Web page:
Title: Vacation Destination
Fandom: Doctor Who (Eleventh Doctor)
Disclaimer: This is a fanwork. I received no money personally for its creation nor am I affiliated with the books/movies in any way.
Summary: The Doctor and Clara get stuck on what seems to be the wrong planet, and the Doctor suddenly isn’t feeling very well.
Word count: 3,138
Author Notes: Written for rhodochrosite as a thank you for donating on my fundraising page for the Walk to End HIV. The requirement was a 2,000 word fic.
“The planet Kaliframia. Annual vacation destination of billions.” He flipped a switch, and the TARDIS leaned slightly to the left. “Great dancers.” He pulled a lever and steam shot out from somewhere. Several lights on a terminal flashed manically. “Oh, and you should try their soup.”
“Kaliframian soup,” said Clara with a decisive nod. “Got it.” She tightened her grip on a bar as the TARDIS spun and bumped its way to the planet. As exciting as travelling through all of time and space was, she was still getting used to the travelling part of it. Jumping into the TARDIS wasn't exactly like hailing a cab. But, then, the Doctor was definitely no cabbie. He was clear but also a mystery. He was quiet but boisterous. He was both older than anything she'd ever known and younger at heart than she was.
He was also coughing. “Rough landing,” he wheezed, banging his hand against the video monitor. Smoke poured out of one of the stations and half the lights that were usually on in the control room weren't. He gave up getting the monitor to work. “I'm sure it's fine. It's Kaliframia, after all!” he tossed his sonic screwdriver up, and Clara watched the green end flip in mid-air before landing back in his palm.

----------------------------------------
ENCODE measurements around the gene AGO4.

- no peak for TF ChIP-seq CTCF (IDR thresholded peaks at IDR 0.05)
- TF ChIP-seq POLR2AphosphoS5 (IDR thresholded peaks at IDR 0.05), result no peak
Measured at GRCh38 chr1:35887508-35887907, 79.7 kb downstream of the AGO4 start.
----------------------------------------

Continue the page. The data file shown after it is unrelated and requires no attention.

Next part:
The Doctor led the way out, with Clara right on his heels, so she ran right into his back when he stopped dead only a step outside the TARDIS. She leaned to the side, peering around him. “This is a vacation destination?” She thought it had its own... could you call this charm? Beaches were beautiful and relaxing, but this planet was only sand. So much sand. Sand everywhere. Sand as far as the eye could see. There were a few pillars protruding from the sand, but otherwise, the planet was sand, sand, and more sand. No dancing. Definitely no soup.
“Where...?” The Doctor took a few steps forward, stunned. He sunk into the soft, deep sand with each step, but managed to wade through it to one of the pillars.
Clara followed behind him in the sort of path he'd made, and tried to read the pillar. “Enjoy the gracious hospitality hasafrazen offer richtulak?” She shook her head. “I thought the TARDIS was supposed to translate this sort of thing.”